Chlorine versus a Salt System for your new pool

A salt pool is actually a chlorine pool. Chlorine is a salt on the periodic table. What’s happening is the pool is dosed with normal salt. Same stuff as on your fries. The salt content in that volume of water isn’t all the much. You shouldn’t be able to taste it unless you’re a Chef. A typical salt pool runs at 2500- 3200 ppm. About 1/300 th the salinity of a human tear.

The pool’s water runs through what’s called a cell at the filtration equipment. That cell changes normal salt to chlorine ( another form of salt) by a form of electrolysis. The chlorine goes right to work inside the pool plumbing and is partially converted back to normal salt by the time it gets back to the pool. It does this when chlorine oxidizes an organic ( virus, bacteria or what have you). That oxidation is the sanitizing process at work. What makes it back to the pool as chlorine, is a relatively low dose and just floats around waiting to oxidize an organic. It too, turns back to normal salt then. The whole process repeats. You’ll find more and more of these sanitizers at work in both public and residential pools these days. There are even units for above ground pools.

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Any pool can be retrofitted with them but if the pool was previously a Bromine based sanitized one, the water needs to be dumped and refilled before using one.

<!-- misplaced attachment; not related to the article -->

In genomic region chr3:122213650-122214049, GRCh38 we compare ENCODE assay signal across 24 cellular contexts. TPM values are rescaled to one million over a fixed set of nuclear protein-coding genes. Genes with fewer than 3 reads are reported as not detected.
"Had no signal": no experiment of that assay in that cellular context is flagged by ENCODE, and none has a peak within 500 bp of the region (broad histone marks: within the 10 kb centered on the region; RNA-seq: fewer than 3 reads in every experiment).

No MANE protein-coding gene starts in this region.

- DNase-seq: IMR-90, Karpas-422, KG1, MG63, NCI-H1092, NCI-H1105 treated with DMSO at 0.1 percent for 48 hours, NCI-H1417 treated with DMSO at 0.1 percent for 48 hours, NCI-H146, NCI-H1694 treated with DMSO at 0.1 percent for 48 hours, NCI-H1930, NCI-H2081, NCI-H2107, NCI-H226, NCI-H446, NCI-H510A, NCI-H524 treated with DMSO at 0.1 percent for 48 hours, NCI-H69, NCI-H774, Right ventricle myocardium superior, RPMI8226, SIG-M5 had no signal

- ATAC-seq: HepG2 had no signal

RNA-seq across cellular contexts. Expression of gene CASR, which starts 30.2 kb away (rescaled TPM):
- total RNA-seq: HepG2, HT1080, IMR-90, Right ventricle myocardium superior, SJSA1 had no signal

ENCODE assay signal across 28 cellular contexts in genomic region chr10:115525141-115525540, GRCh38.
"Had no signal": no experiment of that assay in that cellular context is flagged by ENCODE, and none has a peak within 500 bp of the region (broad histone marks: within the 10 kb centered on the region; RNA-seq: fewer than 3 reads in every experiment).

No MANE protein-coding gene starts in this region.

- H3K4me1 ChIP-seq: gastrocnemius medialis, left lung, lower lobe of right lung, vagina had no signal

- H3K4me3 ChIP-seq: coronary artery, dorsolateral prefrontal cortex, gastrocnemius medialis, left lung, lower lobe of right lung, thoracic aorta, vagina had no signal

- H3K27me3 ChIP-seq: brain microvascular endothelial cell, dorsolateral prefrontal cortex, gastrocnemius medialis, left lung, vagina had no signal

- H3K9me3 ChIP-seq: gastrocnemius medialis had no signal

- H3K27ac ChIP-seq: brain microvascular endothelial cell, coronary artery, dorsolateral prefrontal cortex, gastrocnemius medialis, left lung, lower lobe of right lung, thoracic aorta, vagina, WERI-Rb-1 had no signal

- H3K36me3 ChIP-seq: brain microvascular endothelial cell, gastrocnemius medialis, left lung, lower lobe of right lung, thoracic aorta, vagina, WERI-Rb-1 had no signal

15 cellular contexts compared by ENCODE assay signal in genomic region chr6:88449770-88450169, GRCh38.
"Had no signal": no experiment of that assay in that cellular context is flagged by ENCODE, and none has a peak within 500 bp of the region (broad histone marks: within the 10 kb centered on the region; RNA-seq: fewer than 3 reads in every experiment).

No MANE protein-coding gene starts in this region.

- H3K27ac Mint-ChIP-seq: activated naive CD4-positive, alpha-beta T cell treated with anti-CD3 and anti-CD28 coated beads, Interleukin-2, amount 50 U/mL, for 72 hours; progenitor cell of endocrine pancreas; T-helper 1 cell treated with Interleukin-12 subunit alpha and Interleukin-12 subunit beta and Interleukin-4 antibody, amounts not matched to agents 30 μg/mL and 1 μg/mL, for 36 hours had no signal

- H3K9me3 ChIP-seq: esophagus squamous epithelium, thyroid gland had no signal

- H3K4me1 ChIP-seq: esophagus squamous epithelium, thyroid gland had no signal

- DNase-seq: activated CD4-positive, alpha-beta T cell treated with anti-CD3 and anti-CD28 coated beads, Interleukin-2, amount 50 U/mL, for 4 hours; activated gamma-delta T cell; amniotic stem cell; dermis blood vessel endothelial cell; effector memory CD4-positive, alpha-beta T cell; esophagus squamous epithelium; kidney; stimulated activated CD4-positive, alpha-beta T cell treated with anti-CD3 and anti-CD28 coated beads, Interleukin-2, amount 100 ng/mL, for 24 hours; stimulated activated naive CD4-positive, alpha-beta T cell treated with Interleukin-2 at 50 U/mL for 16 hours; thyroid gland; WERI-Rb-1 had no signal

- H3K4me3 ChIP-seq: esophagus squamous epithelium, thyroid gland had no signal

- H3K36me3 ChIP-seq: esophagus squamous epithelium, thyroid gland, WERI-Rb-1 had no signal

Pros? The pool water is a little more stable and easier to keep that way. The water chemistry usually never gets in a mess because there are fewer additional chemicals being required. Salt generated pools tend to be more swimmer friendly than any other sanitizing

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It’s basically a recycling system. Pretty enviro friendly compared to other sanitizing systems.

Cons? Initially expensive. They’re pricey but they save chemical costs and energy over time. They eventually pay for themselves and then provide sanitizing at next to no cost at all with money saved.

Other cons are that you need to watch your stabilizer levels more carefully since cyanuric acid is no longer being added to the pool via stabilized pucks in a residential pool. It should be checked 4 times a year at a pool shop with a water sample. You also need to monitor the salt content. Most units will have an LCD display that will warn you if the salinity is too low or high as well as having a sensor that will give you an accurate reading of the salt content so you’ll know approximately how much salt to add or water to dump (if you over salted the pool) to bring the level within the unit’s operating requirements. The cost of the salt is minimal. About 20 bucks for a 50 pound bag and most sand filtered residential pools will only use two bags maximum per season once they’ve been initially salted. A D.E. or cartridge filtered pool will use even less. Perhaps only a bag if the pool was drained to winterizing level the previous fall.

Another con, if you want to call it that, is that these units work only in certain water temps. Too cold (less than 65F for many) and the unit may refuse to start. You probably won’t be swimming but the unit won’t be making chlorine until the water warms up.

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